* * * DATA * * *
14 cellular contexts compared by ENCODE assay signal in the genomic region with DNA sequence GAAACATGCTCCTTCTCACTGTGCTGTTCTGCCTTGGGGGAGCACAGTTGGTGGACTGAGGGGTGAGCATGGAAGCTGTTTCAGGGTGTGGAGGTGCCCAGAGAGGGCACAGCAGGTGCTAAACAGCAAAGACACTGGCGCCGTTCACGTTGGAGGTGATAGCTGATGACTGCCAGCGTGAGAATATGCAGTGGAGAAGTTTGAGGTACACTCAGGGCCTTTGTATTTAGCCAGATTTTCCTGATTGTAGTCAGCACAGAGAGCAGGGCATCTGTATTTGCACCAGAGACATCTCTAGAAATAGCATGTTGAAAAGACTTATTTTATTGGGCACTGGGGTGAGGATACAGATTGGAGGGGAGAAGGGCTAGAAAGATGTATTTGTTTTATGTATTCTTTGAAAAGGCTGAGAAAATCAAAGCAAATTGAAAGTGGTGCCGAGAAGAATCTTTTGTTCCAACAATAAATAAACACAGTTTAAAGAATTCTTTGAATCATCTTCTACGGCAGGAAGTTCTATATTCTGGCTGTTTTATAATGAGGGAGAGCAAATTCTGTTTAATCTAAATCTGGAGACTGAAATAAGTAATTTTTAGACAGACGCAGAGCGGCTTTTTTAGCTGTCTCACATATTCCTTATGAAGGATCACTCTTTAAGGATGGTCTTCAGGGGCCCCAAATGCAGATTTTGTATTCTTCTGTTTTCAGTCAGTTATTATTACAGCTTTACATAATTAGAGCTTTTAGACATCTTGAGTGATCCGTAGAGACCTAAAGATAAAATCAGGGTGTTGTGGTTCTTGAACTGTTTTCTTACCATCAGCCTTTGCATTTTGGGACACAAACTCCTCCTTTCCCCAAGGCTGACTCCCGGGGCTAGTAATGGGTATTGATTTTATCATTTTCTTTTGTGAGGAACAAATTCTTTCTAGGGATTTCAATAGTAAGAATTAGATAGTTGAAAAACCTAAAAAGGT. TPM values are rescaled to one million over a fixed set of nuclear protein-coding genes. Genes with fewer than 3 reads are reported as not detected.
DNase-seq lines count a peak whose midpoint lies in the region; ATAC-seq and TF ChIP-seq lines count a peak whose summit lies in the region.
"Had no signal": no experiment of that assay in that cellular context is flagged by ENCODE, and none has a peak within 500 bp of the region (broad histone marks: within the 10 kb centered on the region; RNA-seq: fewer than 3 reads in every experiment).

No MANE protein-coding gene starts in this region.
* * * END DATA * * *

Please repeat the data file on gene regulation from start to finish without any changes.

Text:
14 cellular contexts compared by ENCODE assay signal in the genomic region with DNA sequence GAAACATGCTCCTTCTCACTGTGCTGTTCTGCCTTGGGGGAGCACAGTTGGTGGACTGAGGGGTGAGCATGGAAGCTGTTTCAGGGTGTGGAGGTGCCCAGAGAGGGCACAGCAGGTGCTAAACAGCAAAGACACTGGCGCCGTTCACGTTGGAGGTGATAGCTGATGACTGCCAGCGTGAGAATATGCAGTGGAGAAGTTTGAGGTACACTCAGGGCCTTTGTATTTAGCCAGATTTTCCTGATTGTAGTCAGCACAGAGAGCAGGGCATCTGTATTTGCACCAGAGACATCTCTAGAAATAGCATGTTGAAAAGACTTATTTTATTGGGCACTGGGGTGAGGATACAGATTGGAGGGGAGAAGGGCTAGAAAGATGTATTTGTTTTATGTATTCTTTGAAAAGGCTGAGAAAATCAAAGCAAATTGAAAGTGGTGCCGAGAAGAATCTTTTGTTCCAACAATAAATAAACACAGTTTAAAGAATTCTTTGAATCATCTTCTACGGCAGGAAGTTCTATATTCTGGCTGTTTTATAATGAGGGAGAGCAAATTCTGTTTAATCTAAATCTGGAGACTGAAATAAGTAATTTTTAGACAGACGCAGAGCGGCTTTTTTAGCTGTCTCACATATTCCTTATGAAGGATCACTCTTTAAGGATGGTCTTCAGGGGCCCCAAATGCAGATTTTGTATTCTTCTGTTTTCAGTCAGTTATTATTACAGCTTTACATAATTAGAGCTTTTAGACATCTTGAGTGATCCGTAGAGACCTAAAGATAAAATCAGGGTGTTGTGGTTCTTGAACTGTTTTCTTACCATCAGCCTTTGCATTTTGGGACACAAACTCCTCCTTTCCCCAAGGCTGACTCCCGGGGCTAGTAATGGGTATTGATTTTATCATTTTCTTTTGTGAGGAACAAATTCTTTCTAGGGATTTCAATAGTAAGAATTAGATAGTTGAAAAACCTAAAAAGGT. TPM values are rescaled to one million over a fixed set of nuclear protein-coding genes. Genes with fewer than 3 reads are reported as not detected.
DNase-seq lines count a peak whose midpoint lies in the region; ATAC-seq and TF ChIP-seq lines count a peak whose summit lies in the region.
"Had no signal": no experiment of that assay in that cellular context is flagged by ENCODE, and none has a peak within 500 bp of the region (broad histone marks: within the 10 kb centered on the region; RNA-seq: fewer than 3 reads in every experiment).

No MANE protein-coding gene starts in this region.